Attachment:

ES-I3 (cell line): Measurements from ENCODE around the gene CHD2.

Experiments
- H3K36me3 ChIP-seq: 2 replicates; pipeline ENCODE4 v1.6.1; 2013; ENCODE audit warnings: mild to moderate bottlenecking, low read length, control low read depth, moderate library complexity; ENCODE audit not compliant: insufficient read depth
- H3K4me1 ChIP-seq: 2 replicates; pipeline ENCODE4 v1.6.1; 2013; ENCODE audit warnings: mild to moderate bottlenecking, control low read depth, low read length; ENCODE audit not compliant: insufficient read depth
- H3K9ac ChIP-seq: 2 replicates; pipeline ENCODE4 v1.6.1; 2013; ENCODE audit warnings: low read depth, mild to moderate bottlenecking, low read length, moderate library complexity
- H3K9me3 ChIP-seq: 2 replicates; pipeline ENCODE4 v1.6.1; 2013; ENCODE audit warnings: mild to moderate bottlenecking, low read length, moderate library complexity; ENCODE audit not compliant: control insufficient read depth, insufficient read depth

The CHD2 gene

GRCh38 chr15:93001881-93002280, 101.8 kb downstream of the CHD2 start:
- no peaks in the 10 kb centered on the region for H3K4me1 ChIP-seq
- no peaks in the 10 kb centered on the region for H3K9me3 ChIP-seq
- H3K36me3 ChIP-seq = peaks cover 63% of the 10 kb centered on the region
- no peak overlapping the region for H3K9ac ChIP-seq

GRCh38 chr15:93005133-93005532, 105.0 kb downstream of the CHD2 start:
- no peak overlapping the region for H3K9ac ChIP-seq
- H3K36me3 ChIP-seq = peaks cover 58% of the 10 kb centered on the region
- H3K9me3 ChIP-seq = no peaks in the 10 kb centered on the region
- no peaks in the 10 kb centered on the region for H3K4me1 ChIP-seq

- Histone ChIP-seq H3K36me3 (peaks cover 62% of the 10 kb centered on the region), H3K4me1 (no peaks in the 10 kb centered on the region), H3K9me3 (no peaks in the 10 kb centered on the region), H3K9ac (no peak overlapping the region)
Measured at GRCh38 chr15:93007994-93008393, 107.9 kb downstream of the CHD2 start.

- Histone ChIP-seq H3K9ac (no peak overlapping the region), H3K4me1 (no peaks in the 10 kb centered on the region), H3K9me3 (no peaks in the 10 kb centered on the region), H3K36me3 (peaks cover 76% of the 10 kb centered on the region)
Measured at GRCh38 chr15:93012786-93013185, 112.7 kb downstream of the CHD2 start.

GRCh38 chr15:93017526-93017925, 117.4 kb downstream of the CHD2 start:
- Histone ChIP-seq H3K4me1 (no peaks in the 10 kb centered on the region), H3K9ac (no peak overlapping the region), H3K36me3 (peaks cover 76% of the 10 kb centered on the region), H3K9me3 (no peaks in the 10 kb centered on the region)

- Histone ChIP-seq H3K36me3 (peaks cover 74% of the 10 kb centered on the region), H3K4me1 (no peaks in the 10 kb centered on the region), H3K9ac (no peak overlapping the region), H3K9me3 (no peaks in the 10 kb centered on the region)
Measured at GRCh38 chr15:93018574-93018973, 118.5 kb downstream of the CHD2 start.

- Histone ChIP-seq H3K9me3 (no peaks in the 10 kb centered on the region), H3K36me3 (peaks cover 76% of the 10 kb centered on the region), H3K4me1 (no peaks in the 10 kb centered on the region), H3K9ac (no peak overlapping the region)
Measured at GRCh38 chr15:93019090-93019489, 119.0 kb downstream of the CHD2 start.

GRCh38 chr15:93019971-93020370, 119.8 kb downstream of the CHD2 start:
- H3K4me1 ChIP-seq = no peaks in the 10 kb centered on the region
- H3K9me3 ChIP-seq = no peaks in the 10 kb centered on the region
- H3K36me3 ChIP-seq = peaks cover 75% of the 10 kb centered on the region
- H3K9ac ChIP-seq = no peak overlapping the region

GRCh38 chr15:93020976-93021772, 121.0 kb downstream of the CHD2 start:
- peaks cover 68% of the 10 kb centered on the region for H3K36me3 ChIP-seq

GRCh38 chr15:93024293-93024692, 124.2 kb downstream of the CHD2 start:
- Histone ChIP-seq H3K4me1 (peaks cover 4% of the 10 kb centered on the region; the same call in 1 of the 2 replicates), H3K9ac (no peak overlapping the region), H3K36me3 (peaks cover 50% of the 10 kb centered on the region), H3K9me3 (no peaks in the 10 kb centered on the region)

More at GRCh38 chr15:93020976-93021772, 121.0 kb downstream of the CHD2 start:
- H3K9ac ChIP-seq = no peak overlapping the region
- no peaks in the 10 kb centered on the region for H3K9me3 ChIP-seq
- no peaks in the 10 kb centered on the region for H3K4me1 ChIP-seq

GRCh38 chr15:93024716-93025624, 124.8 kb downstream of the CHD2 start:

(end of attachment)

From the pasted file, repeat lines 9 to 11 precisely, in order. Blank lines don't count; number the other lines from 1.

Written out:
- no peaks in the 10 kb centered on the region for H3K4me1 ChIP-seq
- no peaks in the 10 kb centered on the region for H3K9me3 ChIP-seq
- H3K36me3 ChIP-seq = peaks cover 63% of the 10 kb centered on the region